Fantastic Four/Iron Man: Big in Japan #1 (Zeb Wells/Seth Fisher, Marvel)
I've seen samples of Fisher's art on projects he's done for DC with Green Lantern and Batman, and it's always looked really impressive and unique, but I've never picked up any of the comics. I like Wells's writing on the new New Warriors series, so I figured this was worth a shot. The story is mostly just an excuse for Fisher to draw really weird creatures, but his art is incredibly detailed and amazingly creative, and it's worth the price just to look at it. Wells does glance off of some interesting themes, including tying the decline of giant monster comics and the concomitant rise of superhero comics to the post-WWII period in Japan, and actually making it work as an allegory for East/West relations. But mostly it's about big, strange monsters, and it does a good job with that. On the other hand, Paul O'Brien makes a good point about the price and the obtrusive ads. It might be best to wait for the trade, although since I've already bought one issue of four, I'll probably just buy the rest.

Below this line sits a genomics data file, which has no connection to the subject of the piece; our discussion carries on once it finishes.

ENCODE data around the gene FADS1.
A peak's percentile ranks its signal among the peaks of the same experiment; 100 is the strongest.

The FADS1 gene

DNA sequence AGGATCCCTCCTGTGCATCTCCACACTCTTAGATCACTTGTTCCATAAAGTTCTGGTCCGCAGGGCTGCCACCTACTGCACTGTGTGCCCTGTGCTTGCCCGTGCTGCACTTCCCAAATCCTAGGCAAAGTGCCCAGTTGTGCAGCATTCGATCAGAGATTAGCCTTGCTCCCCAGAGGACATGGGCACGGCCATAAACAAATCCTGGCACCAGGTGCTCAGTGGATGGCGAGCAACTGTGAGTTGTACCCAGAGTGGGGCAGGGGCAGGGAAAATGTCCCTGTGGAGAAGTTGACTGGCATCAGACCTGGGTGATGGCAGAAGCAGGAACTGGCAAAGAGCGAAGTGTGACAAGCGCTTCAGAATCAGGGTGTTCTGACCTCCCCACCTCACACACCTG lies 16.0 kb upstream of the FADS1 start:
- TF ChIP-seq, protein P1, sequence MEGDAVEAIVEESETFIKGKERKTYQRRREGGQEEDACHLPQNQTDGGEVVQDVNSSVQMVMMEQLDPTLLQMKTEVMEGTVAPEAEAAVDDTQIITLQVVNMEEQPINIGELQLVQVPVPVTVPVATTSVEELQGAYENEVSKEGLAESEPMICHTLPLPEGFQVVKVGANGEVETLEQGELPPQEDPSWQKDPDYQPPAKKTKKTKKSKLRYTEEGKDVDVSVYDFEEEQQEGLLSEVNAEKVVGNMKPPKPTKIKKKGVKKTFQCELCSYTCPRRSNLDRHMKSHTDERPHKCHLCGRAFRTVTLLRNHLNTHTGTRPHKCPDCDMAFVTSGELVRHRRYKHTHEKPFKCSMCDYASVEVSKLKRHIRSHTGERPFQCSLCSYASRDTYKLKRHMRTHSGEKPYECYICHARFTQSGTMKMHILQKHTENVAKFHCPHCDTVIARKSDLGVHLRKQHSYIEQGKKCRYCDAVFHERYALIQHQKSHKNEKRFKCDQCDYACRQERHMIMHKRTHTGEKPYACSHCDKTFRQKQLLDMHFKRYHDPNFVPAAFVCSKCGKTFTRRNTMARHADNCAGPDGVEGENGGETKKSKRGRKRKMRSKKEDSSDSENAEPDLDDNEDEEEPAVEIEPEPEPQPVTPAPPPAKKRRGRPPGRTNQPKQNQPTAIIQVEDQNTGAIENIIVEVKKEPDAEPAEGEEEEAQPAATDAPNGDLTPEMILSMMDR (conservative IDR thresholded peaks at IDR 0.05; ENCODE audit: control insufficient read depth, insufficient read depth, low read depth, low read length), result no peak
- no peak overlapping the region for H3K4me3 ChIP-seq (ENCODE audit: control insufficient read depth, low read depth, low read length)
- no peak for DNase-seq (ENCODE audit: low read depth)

Fell #2 (Warren Ellis/Ben Templesmith, Image)
Another excellent issue, with a nice done-in-one story with roots in real events, and a continued building of characters. Ellis packs more story into his 16 pages than most comics get in two issues. And the back-pages essay is informative too. Rapidly becoming one of my favorite series.
Powers #13 (Brian Michael Bendis/Michael Avon Oeming, Marvel/Icon)
A new story arc, and it's a real mystery, meaning that it's actually sort of confusing and just jumps right into things. It seems like Bendis is putting some of the ongoing issues (Deena's powers, the new Retro Girl, although she's on the cover for some reason) on the backburner for now, which is fine as long as the mystery remains interesting and he gets back to them eventually.
Spellgame #1 (Dan Mishkin/Ramon Perez, Speakeasy)
I admit, I only picked this up on a whim because it involved magic and Las Vegas, but it was a nice little read. I've heard good things about Mishkin's writing but never read any of it before, and I assume Perez is a newcomer. The story was a little disjointed but intriguing enough for me to want to see what happens next (especially the cool cliffhanger), and Perez's art (he does pencils, inks and colors) was pretty eye-catching, although his storytelling was at times confusing. I'll at least pick up one more issue to give it a shot.